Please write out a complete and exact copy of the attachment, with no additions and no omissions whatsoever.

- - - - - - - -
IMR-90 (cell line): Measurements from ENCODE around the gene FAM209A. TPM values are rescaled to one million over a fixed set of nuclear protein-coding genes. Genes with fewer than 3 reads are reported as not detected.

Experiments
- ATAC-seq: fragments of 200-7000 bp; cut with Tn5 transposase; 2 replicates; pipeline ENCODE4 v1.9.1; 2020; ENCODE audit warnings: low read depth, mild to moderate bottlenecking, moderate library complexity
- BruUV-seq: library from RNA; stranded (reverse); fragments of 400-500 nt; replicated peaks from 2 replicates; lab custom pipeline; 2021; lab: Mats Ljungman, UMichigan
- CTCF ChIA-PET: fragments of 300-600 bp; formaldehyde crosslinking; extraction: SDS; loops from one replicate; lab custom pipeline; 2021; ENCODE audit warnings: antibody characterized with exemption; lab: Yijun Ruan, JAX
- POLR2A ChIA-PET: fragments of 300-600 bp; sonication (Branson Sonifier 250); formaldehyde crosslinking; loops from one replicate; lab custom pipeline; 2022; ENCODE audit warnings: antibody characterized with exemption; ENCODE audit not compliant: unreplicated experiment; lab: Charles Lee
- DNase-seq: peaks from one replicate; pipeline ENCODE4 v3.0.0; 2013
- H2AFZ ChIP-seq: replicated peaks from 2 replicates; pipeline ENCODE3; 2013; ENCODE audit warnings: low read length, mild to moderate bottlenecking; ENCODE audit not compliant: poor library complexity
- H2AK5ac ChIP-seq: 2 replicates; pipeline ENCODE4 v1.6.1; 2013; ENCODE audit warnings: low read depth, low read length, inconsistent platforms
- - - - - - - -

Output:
IMR-90 (cell line): Measurements from ENCODE around the gene FAM209A. TPM values are rescaled to one million over a fixed set of nuclear protein-coding genes. Genes with fewer than 3 reads are reported as not detected.

Experiments
- ATAC-seq: fragments of 200-7000 bp; cut with Tn5 transposase; 2 replicates; pipeline ENCODE4 v1.9.1; 2020; ENCODE audit warnings: low read depth, mild to moderate bottlenecking, moderate library complexity
- BruUV-seq: library from RNA; stranded (reverse); fragments of 400-500 nt; replicated peaks from 2 replicates; lab custom pipeline; 2021; lab: Mats Ljungman, UMichigan
- CTCF ChIA-PET: fragments of 300-600 bp; formaldehyde crosslinking; extraction: SDS; loops from one replicate; lab custom pipeline; 2021; ENCODE audit warnings: antibody characterized with exemption; lab: Yijun Ruan, JAX
- POLR2A ChIA-PET: fragments of 300-600 bp; sonication (Branson Sonifier 250); formaldehyde crosslinking; loops from one replicate; lab custom pipeline; 2022; ENCODE audit warnings: antibody characterized with exemption; ENCODE audit not compliant: unreplicated experiment; lab: Charles Lee
- DNase-seq: peaks from one replicate; pipeline ENCODE4 v3.0.0; 2013
- H2AFZ ChIP-seq: replicated peaks from 2 replicates; pipeline ENCODE3; 2013; ENCODE audit warnings: low read length, mild to moderate bottlenecking; ENCODE audit not compliant: poor library complexity
- H2AK5ac ChIP-seq: 2 replicates; pipeline ENCODE4 v1.6.1; 2013; ENCODE audit warnings: low read depth, low read length, inconsistent platforms